Being Brave

Thursday, September 27, 2012

If you've ever taken one of those Myer-Briggs personality tests you know that there is one indicator that measures levels of extrovert vs. introvert behaviors. This isn't as straightforward as you might imagine. Having higher extrovert marks doesn't necessarily mean you are the most popular person at a party. Similarly, having introvert tendencies doesn't mean hanging your head, averting eye contact, and not talking to anyone. Like any psychological test, when defining the scope of human personality it is nearly impossible to be 100% accurate. After all, being human is complicated. 

This is what I think about whenever I am faced with a new social situation. Especially when I'll be meeting people for the first time. Putting myself in a vulnerable spot, where I have to be both engaging and reflective at the same time. Which camp do I fall into? People often see me as gregarious, but in truth, internally, I often feel the antithesis. And this was the case last night, when I made an honest effort to attend a gathering of women in my new ward (church congregation).

I arrived right on time and found the cultural hall already full with women of varying ages. Most were right around my age, early to mid 30s. I was handed an auction paddle, since the activity was a service auction, and I then submitted a couple last-minute service contributions on index cards. I was excited for this activity and had high hopes of learning about the women and their various talents. 

Then I started to talk to people. I was the new gal and many people kindly acknowledged this fact. The next question I was prepared for. But every time it rushed forth What brings you to the area?, a little piece of self-identity died inside me when I answered My husband's job. You see this is the first place I've ever lived as a married lady. This is the first place where I have an identity other than just myself and that's an adjustment. It's okay, but it is still an adjustment. These well-meaning women would then ask what GH did and then the conversation moved on. People didn't ask me what I did. Ever. And whenever I asked one of these smart women what they did, they responded with their husband's occupation or scholarly pursuits. My mind raced to keep up. NO, I thought. I didn't ask you what your husband does, I asked about YOU. About YOUR interests and pursuits. About how YOU identify yourself as an individual. The evening progressed and I continued to get glimpses into the lives of these women. Women that were new to me, but fell into a familiar cultural pattern.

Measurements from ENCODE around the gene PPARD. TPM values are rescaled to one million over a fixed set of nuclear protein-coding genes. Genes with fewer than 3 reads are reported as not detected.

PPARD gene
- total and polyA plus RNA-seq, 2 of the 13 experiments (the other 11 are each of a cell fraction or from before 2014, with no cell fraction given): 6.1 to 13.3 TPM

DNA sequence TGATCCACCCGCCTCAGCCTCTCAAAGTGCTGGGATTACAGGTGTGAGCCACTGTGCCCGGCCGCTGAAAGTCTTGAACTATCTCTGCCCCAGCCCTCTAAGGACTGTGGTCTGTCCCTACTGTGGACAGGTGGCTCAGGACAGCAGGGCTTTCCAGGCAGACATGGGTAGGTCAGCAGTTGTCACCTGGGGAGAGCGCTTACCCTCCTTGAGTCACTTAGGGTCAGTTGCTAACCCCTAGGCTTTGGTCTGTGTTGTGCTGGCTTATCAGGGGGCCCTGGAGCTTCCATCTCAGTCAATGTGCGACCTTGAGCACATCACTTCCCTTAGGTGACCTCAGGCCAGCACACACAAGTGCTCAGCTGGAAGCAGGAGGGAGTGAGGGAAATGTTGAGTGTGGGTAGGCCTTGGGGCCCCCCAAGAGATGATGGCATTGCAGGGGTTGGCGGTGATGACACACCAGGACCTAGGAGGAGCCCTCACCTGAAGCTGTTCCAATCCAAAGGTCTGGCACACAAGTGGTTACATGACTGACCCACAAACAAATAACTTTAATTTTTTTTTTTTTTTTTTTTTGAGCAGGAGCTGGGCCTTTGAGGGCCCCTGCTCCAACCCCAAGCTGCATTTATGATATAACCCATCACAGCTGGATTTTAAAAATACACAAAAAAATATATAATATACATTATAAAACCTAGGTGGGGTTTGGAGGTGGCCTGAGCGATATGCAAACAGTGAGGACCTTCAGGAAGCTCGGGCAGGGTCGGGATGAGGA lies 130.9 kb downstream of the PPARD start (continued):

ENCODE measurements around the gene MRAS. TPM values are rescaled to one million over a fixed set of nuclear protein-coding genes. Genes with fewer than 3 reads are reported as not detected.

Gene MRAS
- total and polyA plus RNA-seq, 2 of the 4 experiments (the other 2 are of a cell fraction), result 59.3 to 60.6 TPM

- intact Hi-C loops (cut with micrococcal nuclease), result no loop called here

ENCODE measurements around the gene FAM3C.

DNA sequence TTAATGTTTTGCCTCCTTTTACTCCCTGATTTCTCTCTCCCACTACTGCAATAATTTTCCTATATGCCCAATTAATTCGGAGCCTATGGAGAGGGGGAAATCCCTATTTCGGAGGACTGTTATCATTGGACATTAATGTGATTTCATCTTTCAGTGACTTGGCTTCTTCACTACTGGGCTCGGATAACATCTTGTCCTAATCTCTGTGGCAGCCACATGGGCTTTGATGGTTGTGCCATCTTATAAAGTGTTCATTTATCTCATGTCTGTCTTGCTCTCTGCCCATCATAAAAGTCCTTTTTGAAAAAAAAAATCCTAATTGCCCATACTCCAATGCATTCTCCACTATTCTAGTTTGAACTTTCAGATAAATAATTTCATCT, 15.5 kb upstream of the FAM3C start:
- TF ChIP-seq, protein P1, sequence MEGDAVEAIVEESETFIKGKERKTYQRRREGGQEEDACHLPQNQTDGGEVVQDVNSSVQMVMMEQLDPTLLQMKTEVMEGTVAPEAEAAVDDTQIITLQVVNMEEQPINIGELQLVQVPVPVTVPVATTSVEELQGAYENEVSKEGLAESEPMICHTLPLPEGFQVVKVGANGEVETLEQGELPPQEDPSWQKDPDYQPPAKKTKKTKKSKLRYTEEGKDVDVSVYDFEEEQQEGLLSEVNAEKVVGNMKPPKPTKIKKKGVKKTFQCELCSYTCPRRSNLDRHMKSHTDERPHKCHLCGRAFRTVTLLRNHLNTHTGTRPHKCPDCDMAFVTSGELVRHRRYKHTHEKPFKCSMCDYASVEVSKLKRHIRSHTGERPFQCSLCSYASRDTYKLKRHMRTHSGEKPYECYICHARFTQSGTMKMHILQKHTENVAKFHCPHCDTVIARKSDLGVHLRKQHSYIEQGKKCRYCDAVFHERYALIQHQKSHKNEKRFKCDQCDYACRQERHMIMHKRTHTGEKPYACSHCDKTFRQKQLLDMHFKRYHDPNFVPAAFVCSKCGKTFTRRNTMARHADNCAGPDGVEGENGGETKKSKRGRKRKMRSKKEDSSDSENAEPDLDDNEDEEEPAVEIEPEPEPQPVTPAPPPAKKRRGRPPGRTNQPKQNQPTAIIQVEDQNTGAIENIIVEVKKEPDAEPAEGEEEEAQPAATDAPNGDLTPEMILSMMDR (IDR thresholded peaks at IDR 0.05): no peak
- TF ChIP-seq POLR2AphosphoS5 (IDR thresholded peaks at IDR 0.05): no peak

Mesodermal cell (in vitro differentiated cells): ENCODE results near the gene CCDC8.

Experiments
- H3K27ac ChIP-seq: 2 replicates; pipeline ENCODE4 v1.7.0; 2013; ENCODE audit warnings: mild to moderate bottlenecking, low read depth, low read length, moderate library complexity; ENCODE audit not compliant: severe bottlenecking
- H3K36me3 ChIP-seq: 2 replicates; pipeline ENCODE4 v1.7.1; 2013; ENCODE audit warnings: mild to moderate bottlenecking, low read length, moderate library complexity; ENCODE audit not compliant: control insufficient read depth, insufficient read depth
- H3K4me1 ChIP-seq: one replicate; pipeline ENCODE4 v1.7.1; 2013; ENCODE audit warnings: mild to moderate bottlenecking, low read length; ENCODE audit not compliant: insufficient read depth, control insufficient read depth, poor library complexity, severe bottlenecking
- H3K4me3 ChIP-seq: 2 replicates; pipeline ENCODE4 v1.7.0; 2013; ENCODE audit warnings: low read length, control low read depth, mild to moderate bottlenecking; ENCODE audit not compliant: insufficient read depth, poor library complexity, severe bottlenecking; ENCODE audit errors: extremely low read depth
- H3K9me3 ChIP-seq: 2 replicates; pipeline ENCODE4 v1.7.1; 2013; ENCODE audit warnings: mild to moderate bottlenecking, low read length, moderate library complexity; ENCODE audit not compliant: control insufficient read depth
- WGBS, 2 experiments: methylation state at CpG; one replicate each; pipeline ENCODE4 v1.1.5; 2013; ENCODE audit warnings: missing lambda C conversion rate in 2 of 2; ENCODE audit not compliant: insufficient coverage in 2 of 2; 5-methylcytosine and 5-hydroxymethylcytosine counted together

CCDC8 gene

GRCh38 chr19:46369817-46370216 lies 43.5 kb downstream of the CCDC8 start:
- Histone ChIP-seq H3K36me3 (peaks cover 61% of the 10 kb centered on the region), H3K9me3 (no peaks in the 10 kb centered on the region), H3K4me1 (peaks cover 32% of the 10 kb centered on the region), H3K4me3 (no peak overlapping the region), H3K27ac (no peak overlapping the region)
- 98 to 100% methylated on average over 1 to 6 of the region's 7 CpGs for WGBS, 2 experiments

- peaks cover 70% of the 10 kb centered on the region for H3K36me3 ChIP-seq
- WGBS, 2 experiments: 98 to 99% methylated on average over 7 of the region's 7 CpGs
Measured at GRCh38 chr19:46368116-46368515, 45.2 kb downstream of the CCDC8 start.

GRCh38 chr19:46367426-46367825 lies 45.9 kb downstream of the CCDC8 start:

After the initial socialization we moved into the auction phase of the evening.

How did we bid on items? I'm glad you asked. We received a certain number of points for things like: showering before noon today, attending a wedding reception in the last three months, praying, and other "righteous activities". I sat back and waited for the male auctioneer to begin. (In recounting this story to GH, he couldn't understand why a guy was assigned auctioneer duties. But that's a discussion for another time.) The auction started and it didn't take long to detect a pattern. Babysitting and baked goods. This was nearly 85% of the auctioned items. Startled, I wondered what else would be offered. Surely these smart women could provide service that didn't involve babies and bread pans. To be fair, there were two different instances where people offered resume/writing coaching services and one instance where someone offered five French lessons. Classy, right? You better believe I bid high on that last item, eventually selling out to the women who was actually taking her family to France this January. But overall, the trend remained consistent. 

I was pleased my two auctions received high bids. I mean who wouldn't want someone to wrap all their Christmas gifts?  The second item I offered was auctioned as a service, but it was purely motivated by my selfish desire to meet new people. I offered to host a dinner party with one other couple. The couple didn't have to be a husband/wife combo, in fact when I wrote my index card I specifically wrote "A dinner party with us, you, and your companion," which was somehow still difficult for the auctioneer to process. I knew there were women in the audience who didn't have a spouce. Heck, I've been one of those women for the majority of my adult life. I knew there were bright women who had solid girlfriends that would have made lovely dinner companions. I wanted my auction item to be inclusive, but instead the auctioneer said something along the lines of "Oh, this must mean for the missionaries."(I had to speak up and quickly correct him.) And as the evening wore on I worked hard to continually push back the thought you're not like them. This is a fresh slate and I desperately want this to be a positive experience. A place where I can find associations and friendships that enrich my life. A place that I can find a community rather than just a congregation. I'm a believer in the power of women needing other women. And somehow we need each other with all of our differences. I just wish we didn't have such obvious boxes of which category defines us. After all, being human is a complex business.  

UPDATE: Turns out I published another post with the same title about two years ago. Must be something about autumn and change. 


  1. I still have those moments and I've lived here for 6 years! You said it, 'being human is...complex' but it all works out in the end. Hold tight my friend, you'll make it!!

  2. I love this post. Every single word. You are brave. You will find your place.

  3. Thank you both for your encouraging words. I'm creating a new home (both in my head and heart) one day at a time.


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